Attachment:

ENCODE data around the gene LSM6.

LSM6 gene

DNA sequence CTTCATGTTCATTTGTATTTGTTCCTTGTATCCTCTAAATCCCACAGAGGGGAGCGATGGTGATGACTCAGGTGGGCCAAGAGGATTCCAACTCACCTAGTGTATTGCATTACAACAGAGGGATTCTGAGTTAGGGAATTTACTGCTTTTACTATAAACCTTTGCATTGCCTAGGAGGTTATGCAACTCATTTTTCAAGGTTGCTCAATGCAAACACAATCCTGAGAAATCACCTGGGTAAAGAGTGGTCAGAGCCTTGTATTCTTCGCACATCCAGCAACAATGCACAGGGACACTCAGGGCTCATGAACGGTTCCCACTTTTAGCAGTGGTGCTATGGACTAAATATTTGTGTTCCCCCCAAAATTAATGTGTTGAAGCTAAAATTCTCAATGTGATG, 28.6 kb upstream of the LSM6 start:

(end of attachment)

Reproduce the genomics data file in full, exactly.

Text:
ENCODE data around the gene LSM6.

LSM6 gene

DNA sequence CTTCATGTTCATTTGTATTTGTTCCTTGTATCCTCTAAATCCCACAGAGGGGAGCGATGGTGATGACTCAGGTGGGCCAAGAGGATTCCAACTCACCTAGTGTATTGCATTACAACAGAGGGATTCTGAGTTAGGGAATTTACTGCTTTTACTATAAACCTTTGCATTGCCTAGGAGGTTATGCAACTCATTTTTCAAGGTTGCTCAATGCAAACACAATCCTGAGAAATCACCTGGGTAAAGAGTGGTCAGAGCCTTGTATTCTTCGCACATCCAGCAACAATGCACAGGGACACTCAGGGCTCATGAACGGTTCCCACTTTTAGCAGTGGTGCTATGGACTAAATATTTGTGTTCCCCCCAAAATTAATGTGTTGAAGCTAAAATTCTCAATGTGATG, 28.6 kb upstream of the LSM6 start: